How to grow your employee engagement projects

Grow employee engagement

 

Engaged employees are happier in their roles, more loyal to the organization that employs them, and more productive and fulfilled overall.

Boosting engagement through specific strategies and projects is something many managers attempt, but knowing where to start is challenging, and expanding existing initiatives can also be an uphill struggle.

With that in mind, here are a few actionable, practical ways to attain your employee engagement ambitions.

 

Prioritize progression & career development

What employees want more than anything is to feel that their contribution to a business is not only recognized and valued but also is a kind of investment in their own future; if they know that they are working towards something personally beneficial, be it a promotion, award, pay rise or bonus, they will be more eager to carry out their duties day to day.

As such, it makes sense to focus employee engagement projects on corporate training and development. By providing workers with access to the kinds of resources that will enhance their skill sets, bolster their leadership abilities and steward them along the path to tangible progression within the organization, you will be incentivizing them to feel more connected with their job and the company as a whole.

Furthermore, it is worth noting that any training and development you fund will not just enhance the outlook for individual employees, but also provide perks to the business itself. Workers that are well trained and qualified to a high level will be more impactful and productive, and because they are also engaged and satisfied, their loyalty will pay dividends in the long run.

Corporate volunteering can also be a great way to develop your team skills further while giving back to society. In terms of the impact on project growth, if employees realize that there will be mutual benefits from signing up to training schemes and participating in volunteering projects, more will be willing to commit to this kind of initiative.

 

Consider the needs of your team

When it comes to employee engagement, it is not necessarily the best idea to simply follow the herd and stick to a one-size-fits-all approach. This is because the specific dynamics of your team, or the pressures and restrictions of the industry you occupy, may make certain engagement strategies less viable, while others will be uniquely advantageous but could be overlooked if you do not do your research.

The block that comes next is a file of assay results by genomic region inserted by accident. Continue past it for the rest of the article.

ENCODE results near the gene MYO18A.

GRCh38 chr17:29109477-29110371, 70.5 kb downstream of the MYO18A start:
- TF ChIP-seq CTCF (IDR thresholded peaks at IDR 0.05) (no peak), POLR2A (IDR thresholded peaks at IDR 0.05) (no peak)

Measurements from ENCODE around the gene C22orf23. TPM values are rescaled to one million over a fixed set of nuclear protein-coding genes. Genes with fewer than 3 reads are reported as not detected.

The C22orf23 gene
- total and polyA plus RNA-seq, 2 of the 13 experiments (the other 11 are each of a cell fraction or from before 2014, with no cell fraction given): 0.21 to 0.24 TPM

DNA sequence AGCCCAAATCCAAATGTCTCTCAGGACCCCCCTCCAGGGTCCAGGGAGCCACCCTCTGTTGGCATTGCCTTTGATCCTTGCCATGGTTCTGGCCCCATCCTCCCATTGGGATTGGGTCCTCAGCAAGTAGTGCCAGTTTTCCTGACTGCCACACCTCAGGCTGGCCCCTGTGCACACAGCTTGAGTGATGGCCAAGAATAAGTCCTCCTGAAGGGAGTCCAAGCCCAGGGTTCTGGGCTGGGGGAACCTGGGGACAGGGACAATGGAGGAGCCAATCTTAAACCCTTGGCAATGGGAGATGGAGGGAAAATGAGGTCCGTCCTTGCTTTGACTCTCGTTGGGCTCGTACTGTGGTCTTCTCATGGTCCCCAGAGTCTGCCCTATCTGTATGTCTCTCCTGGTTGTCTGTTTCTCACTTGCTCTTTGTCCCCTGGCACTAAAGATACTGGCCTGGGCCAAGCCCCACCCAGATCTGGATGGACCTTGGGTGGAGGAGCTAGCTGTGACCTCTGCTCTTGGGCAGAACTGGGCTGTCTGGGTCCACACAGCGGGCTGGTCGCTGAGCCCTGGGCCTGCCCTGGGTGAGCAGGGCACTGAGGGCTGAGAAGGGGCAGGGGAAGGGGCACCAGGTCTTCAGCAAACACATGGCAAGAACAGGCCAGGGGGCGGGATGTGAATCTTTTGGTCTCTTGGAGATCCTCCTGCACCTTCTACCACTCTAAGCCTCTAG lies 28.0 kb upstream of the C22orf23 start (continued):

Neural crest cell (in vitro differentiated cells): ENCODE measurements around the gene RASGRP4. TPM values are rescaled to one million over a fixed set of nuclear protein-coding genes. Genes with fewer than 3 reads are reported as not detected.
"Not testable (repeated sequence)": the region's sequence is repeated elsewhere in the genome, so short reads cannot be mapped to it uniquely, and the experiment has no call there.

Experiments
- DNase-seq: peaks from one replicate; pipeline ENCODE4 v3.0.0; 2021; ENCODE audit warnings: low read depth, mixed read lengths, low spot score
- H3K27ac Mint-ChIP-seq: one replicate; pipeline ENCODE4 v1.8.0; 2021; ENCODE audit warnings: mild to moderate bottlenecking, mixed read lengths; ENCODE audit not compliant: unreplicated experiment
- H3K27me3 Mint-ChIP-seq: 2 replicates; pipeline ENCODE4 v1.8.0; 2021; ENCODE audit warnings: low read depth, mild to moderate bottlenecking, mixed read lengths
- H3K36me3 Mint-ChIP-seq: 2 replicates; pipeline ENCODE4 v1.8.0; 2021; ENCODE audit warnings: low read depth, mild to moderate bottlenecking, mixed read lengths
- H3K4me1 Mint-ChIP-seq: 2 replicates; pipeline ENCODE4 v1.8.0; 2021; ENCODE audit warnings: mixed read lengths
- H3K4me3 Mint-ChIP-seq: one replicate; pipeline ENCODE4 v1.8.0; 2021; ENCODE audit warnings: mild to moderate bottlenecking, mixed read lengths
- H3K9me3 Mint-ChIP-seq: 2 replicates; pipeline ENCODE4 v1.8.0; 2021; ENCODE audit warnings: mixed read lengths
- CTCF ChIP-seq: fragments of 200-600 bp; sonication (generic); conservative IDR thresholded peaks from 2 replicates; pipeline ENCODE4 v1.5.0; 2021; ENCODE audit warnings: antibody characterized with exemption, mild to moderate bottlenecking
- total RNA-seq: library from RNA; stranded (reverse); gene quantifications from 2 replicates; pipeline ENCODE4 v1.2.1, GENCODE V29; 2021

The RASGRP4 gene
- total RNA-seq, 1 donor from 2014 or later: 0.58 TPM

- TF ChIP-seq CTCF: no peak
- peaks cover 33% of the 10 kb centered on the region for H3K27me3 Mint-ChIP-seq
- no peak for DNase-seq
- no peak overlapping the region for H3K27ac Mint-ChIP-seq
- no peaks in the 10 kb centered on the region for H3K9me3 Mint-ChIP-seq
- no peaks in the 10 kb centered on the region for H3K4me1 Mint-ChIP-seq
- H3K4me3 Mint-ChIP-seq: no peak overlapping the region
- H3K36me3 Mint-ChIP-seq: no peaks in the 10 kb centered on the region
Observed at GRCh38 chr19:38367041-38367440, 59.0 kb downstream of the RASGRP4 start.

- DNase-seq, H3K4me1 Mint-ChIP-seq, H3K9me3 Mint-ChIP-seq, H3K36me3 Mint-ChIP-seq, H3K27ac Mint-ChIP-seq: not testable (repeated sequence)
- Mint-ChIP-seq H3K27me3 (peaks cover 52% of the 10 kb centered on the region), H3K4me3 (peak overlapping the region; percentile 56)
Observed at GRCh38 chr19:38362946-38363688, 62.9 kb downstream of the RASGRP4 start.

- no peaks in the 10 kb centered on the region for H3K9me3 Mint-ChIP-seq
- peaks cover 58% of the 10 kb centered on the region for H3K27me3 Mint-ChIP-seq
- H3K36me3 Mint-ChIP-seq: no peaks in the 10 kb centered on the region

A good example of this comes in the form of flexible working. Lots of businesses are being encouraged to offer staff the ability to set their own schedules and pick and choose when they are at their desk.

This is fine in principle, but in practice, it may be a bugbear for employees and managers alike because if members of a given team have wildly different schedules, more roadblocks to productivity will arise. Likewise, the routine and structure provided by fixed, shared working hours are more appealing to some, and setting limits on hours of contact, for example, can be counterproductive.

Another variant on this theme has come to the forefront in recent times, with the rise of virtual events. The push to make the most of video calls for the purposes of socializing with work colleagues may be positive for certain people, but there are also those who find the pressure of these scenarios too much to make them enjoyable. Steering clear of making your online team building and bonding feel like enforced, mandatory ‘fun’ should account for differences in personalities.

In short, if it seems that your engagement projects are not clicking, it is better to change or ditch them rather than forging ahead.

Seek feedback

At the end of the day, the people who are going to be directly involved with employee engagement projects are also those who are in the best position to tell you what is working, and what is holding them back from becoming more invested in a given scheme.

Managers and decision-makers should therefore aim to pay attention to any feedback offered by employees, as well as to proactively request input on these projects so that people know they can speak up if they have something to say.

Even if all you learn is that you are doing the right thing, it is better to ask the question in the first place, rather than assume that your efforts are optimal.

Do you want to know more about how Optimy can help you with your employee engagement program?

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